Tucked tightly into his amphibious lander with thirty or so other Marines, Frank said one final prayer before the door came down and deposited everyone into the slosh of chest-high saltwater. They were nothing more than the fish in the Japanese shooting barrel. The first thing Frank noticed was that it was nearly impossible to walk, that it was impossible to fire his gun, and although he was a human target for Japanese snipers in need of some early-morning target practice, Frank’s focus was on some very short-term goals: one foot forward, now the other foot. Keep gun above head so it doesn’t get wet. Now one more foot forward. This seemed like it took an hour or more (it took less than five minutes), and Frank kept wondering how it was that he was still alive. Dumbroski, a sergeant who had been the big, tough bully of the unit until this moment, was frozen in place, weeping. Keep moving. Leg. Foot. Rifle. Dry.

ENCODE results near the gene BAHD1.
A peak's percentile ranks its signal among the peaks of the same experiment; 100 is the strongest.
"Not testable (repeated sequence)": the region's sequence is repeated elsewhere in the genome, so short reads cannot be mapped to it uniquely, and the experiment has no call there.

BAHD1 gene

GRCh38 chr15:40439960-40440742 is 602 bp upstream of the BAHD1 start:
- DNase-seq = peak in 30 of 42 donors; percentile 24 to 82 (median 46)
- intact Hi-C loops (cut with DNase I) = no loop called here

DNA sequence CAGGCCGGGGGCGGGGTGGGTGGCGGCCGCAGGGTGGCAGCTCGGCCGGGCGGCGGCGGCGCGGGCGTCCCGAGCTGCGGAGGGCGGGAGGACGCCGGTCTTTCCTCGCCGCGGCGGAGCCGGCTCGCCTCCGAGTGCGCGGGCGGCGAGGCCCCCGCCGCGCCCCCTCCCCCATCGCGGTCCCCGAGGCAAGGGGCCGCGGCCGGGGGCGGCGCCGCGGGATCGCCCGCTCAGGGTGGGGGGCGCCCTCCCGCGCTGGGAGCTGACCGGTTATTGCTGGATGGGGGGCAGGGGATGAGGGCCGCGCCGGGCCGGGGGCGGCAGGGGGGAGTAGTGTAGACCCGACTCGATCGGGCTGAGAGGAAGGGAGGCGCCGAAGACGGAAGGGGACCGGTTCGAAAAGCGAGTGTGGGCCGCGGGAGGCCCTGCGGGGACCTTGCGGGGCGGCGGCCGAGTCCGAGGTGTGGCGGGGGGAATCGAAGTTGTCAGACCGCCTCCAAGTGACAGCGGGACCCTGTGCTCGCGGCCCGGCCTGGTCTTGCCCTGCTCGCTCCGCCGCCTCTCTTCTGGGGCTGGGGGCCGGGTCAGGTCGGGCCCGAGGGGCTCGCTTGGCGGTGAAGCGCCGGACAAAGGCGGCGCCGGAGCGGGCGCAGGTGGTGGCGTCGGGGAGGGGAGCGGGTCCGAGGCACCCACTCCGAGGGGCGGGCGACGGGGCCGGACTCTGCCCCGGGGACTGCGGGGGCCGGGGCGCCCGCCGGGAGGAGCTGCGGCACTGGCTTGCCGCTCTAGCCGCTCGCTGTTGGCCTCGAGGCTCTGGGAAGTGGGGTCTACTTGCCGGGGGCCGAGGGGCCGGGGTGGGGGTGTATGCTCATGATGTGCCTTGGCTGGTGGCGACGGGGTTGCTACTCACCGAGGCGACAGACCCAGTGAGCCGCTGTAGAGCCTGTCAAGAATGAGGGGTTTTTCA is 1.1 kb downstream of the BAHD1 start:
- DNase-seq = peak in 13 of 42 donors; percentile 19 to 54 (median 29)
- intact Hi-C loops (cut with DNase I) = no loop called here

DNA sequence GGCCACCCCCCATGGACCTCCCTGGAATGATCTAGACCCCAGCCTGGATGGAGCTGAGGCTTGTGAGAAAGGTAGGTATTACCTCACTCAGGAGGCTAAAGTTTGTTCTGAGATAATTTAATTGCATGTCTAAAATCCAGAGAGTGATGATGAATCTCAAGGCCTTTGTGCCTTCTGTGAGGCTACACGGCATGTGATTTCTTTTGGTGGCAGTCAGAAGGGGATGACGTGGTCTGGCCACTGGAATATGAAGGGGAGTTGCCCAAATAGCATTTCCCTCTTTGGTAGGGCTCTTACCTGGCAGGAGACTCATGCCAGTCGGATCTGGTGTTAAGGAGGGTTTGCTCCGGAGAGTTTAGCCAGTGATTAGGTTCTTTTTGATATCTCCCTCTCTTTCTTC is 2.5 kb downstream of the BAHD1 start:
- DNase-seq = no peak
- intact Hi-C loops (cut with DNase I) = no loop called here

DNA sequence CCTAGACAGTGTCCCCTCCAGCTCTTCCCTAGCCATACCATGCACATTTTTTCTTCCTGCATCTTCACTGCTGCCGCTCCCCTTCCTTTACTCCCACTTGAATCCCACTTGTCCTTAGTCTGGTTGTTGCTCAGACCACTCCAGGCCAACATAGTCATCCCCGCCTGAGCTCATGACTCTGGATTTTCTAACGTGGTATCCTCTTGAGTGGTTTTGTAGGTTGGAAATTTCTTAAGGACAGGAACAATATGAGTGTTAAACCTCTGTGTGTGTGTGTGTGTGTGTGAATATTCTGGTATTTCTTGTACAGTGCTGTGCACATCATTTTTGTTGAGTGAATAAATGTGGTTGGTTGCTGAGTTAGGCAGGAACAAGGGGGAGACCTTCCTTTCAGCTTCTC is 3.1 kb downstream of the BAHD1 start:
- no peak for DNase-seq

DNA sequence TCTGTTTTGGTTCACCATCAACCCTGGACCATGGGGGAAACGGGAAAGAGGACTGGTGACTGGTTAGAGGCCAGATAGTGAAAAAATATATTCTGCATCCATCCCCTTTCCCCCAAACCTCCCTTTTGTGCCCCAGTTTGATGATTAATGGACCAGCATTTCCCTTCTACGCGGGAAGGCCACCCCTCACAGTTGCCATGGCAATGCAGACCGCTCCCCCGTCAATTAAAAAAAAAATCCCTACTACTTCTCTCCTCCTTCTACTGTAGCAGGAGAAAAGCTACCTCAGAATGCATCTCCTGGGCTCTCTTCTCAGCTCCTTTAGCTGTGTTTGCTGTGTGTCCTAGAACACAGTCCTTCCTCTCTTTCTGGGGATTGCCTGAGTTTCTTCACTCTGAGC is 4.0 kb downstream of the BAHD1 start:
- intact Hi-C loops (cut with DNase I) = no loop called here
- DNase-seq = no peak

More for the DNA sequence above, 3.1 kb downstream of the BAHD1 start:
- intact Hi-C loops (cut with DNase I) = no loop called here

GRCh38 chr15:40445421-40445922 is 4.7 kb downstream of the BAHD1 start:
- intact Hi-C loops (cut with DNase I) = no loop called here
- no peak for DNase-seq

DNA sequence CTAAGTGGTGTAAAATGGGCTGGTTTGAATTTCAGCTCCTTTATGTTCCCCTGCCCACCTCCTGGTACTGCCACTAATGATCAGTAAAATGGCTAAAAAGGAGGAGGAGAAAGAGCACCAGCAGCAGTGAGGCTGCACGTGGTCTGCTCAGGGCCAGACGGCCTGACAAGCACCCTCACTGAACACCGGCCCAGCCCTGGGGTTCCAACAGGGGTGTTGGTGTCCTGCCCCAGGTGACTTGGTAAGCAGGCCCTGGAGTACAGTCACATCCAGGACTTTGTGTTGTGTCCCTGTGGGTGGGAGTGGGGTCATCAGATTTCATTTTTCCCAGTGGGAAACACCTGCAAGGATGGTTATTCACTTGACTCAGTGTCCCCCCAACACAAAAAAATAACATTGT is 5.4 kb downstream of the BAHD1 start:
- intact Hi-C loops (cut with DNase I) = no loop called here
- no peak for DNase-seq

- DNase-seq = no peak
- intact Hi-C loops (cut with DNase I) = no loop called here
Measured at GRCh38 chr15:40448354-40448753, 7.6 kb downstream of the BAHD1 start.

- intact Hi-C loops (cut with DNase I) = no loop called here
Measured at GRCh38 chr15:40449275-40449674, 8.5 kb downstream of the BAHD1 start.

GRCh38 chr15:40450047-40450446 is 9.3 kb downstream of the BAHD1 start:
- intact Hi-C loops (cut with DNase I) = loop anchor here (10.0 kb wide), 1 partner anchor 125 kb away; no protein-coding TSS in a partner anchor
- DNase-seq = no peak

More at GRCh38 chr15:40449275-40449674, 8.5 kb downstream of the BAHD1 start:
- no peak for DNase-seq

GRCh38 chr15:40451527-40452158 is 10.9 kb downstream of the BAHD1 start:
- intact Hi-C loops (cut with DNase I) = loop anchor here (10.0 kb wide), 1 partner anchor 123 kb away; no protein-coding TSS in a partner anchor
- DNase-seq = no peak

And then suddenly he was on the beach. A beach of black volcanic sand. Red blood on black sand made for an odd mixture; both caught the light of the morning sun and glistened with more life than they deserved. The brush of the jungle was just a few yards away and appeared to offer the best chance for cover from the incoming shells being fired from a cliff about a mile away. Within a couple hours most of the Marines had landed and the casualties were not as great as anticipated. The Japanese had decided not to fight this battle on the beach, perhaps because the Marines had set off enough smoke bombs so that the enemy had difficulty seeing the invading Americans.
Frank’s battalion moved out on the left flank to head toward higher ground, while other battalions pushed straight through the jungle. Frank and his men were again surprised at the absence of Japanese gunfire or resistance. Within the hour, moving fast, they began to climb Hill 250. It seemed too easy.
They were right.
For some reason they had found a magical crack in their own front lines and, without realizing it, slipped right through it with no one noticing. They were now in Japanese territory, a good thousand yards ahead of what everyone believed were the front lines of the United States Marine Corps.